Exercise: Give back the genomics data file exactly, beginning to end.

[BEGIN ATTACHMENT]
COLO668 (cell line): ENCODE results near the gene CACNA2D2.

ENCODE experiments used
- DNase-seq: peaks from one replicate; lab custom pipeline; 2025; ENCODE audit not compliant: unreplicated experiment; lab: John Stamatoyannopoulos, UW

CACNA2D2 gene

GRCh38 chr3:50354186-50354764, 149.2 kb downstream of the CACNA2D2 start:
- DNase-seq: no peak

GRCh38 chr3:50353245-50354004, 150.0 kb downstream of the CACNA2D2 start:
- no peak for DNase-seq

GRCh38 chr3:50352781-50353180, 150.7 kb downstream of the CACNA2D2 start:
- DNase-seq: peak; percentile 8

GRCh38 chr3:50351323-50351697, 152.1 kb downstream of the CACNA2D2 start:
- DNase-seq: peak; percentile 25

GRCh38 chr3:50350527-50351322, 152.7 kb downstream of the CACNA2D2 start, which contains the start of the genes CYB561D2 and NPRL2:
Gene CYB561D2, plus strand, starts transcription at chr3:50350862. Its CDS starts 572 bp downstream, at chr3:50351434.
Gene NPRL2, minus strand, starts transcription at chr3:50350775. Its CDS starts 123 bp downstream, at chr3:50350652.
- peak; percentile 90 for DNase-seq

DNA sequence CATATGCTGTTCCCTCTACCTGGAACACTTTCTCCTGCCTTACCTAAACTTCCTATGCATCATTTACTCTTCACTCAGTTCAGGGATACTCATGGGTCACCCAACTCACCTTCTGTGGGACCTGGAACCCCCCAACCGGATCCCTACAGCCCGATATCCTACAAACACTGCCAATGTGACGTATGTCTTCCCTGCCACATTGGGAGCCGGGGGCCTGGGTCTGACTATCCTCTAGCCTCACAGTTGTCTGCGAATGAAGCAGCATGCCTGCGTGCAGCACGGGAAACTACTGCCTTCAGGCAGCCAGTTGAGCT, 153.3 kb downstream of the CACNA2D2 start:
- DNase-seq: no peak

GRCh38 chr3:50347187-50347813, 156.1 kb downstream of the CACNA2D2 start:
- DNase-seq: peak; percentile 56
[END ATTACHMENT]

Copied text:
COLO668 (cell line): ENCODE results near the gene CACNA2D2.

ENCODE experiments used
- DNase-seq: peaks from one replicate; lab custom pipeline; 2025; ENCODE audit not compliant: unreplicated experiment; lab: John Stamatoyannopoulos, UW

CACNA2D2 gene

GRCh38 chr3:50354186-50354764, 149.2 kb downstream of the CACNA2D2 start:
- DNase-seq: no peak

GRCh38 chr3:50353245-50354004, 150.0 kb downstream of the CACNA2D2 start:
- no peak for DNase-seq

GRCh38 chr3:50352781-50353180, 150.7 kb downstream of the CACNA2D2 start:
- DNase-seq: peak; percentile 8

GRCh38 chr3:50351323-50351697, 152.1 kb downstream of the CACNA2D2 start:
- DNase-seq: peak; percentile 25

GRCh38 chr3:50350527-50351322, 152.7 kb downstream of the CACNA2D2 start, which contains the start of the genes CYB561D2 and NPRL2:
Gene CYB561D2, plus strand, starts transcription at chr3:50350862. Its CDS starts 572 bp downstream, at chr3:50351434.
Gene NPRL2, minus strand, starts transcription at chr3:50350775. Its CDS starts 123 bp downstream, at chr3:50350652.
- peak; percentile 90 for DNase-seq

DNA sequence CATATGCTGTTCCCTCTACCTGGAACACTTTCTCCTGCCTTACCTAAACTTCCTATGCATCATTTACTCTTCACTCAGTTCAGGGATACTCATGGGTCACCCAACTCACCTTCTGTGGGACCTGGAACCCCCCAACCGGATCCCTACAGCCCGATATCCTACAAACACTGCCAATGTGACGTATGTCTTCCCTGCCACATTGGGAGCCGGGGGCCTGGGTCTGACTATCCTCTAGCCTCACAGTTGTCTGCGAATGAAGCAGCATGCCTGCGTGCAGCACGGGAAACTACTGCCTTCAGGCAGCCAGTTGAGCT, 153.3 kb downstream of the CACNA2D2 start:
- DNase-seq: no peak

GRCh38 chr3:50347187-50347813, 156.1 kb downstream of the CACNA2D2 start:
- DNase-seq: peak; percentile 56